Twitter posts could indicate heart health: Study

Twitter posts could indicate heart health: Study

As per a new research published in Psychological Science, Twitter, like other social media platforms, including Facebook, Google Plus and Yelp, can help know rates of heart disease.

The researchers said that by monitoring expressions like negative emotions, including anger, stress and fatigue, a clear picture can be seen of those communities that are more prone to face heart disease.

The researchers shared that many previous studies have shown that emotions and behaviour are closely linked to one’s risk for coronary heart disease. On the other hand, expressions of happiness and joy were associated with reduced rate of heart attack.

Study’s co-author Margaret Kern, of the University of Melbourne in Australia, said that for long psychological state has been considered to have an effect on coronary heart disease. To cite an example, hostility and depression have been linked with heart disease at an individual level.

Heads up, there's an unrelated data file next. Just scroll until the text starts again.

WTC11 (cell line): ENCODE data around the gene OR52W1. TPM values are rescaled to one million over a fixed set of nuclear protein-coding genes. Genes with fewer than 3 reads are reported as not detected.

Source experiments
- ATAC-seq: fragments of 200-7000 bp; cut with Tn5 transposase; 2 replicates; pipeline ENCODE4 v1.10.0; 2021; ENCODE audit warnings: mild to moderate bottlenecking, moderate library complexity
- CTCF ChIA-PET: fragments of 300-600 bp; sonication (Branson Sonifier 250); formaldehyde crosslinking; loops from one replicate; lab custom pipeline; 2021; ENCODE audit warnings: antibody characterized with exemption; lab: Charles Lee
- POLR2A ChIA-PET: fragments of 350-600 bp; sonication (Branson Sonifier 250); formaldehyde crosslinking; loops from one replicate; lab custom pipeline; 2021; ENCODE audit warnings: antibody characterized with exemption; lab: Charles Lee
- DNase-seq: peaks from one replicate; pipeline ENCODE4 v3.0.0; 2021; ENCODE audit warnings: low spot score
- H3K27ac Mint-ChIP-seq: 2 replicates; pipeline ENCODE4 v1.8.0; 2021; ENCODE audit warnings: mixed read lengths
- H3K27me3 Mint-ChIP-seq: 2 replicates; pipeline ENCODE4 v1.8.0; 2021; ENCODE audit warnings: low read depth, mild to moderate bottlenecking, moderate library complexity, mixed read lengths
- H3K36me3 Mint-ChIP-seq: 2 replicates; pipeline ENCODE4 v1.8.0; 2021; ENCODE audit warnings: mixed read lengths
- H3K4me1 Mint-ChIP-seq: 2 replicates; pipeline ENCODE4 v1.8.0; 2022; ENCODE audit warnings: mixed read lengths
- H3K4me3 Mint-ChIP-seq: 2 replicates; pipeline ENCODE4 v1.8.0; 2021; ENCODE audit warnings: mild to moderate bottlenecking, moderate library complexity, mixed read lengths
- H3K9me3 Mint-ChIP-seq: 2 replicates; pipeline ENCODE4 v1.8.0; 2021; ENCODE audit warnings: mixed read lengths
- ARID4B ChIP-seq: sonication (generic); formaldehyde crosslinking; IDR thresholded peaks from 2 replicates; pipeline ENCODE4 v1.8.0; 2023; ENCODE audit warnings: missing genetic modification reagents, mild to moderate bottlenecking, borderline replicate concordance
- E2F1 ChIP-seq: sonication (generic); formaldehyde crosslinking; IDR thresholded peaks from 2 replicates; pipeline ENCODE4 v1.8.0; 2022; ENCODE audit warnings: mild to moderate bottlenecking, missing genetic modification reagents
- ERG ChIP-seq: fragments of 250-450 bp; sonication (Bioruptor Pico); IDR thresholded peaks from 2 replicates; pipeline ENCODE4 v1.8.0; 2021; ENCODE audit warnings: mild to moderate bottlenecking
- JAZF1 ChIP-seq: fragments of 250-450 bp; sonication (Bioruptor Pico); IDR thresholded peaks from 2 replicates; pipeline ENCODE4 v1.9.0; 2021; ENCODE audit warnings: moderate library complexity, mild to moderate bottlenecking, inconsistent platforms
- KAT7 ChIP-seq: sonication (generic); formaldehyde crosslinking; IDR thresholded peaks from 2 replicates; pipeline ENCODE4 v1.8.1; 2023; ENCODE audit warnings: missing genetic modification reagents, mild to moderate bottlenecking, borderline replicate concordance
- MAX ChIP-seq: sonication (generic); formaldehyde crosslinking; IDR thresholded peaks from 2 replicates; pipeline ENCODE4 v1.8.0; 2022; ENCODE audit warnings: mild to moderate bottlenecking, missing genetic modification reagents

The researchers said negative emotions can lead to behavioral and social responses. Also, one is more prone to drinking, unhealthy eating and cut-off from other people and all these factors can somehow lead to heart disease.

In the study, the researchers have gone through public tweets published between 2009 and 2010. The researchers have evaluated the use of words that indicated about emotions and behaviour that may trigger to strong feelings.

The data involved 1,300 US counties containing 88% of the nation’s population. The researchers said counties having tweet expression of negative emotions, like hate, were found to have increased rate of coronary heart disease than the ones where positive words were used like wonderful or friends.

The researchers have affirmed that Twitter may prove as a perfect litmus test for public health. Social media can prove a cost-effective means of gathering data. “Twitter seems to capture a lot of the same information that you get from health and demographic indicators”, affirmed study’s co-author Gregory Park.

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